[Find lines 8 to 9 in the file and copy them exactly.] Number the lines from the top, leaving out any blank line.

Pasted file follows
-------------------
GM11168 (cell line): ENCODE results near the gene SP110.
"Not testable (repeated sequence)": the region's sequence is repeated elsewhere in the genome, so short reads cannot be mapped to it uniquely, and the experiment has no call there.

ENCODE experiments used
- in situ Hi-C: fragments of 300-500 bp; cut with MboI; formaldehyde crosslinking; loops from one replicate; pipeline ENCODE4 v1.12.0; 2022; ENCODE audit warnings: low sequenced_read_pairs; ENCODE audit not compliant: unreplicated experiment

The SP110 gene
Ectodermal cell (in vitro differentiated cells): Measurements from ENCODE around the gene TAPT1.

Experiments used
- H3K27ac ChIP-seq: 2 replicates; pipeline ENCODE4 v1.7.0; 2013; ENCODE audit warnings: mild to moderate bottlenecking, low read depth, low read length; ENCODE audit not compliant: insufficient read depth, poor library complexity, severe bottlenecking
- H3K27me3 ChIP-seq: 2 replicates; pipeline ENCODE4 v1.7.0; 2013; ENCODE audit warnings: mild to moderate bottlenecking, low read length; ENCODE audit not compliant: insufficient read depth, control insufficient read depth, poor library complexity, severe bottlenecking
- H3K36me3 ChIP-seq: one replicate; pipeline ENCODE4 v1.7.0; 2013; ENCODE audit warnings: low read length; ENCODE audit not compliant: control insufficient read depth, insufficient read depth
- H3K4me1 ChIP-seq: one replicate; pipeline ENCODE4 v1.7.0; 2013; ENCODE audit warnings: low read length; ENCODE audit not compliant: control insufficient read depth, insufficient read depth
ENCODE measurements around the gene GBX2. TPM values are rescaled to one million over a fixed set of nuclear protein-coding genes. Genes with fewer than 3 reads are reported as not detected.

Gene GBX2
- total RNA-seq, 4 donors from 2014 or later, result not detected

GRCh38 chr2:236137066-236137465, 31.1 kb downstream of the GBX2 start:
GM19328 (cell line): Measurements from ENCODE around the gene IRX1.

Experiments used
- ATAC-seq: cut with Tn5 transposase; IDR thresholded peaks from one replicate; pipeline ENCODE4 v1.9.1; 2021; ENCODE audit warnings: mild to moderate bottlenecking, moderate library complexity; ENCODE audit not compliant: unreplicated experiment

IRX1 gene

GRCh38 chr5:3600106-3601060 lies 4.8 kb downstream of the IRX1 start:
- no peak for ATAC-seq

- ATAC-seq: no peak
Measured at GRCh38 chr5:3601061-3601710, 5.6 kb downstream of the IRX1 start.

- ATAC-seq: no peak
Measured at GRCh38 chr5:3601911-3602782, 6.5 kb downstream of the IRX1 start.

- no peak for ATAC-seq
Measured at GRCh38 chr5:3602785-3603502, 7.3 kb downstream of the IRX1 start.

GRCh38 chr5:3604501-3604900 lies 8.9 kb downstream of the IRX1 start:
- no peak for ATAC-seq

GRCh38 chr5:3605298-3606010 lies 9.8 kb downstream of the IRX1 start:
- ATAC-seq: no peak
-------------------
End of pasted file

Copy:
- H3K27ac ChIP-seq: 2 replicates; pipeline ENCODE4 v1.7.0; 2013; ENCODE audit warnings: mild to moderate bottlenecking, low read depth, low read length; ENCODE audit not compliant: insufficient read depth, poor library complexity, severe bottlenecking
- H3K27me3 ChIP-seq: 2 replicates; pipeline ENCODE4 v1.7.0; 2013; ENCODE audit warnings: mild to moderate bottlenecking, low read length; ENCODE audit not compliant: insufficient read depth, control insufficient read depth, poor library complexity, severe bottlenecking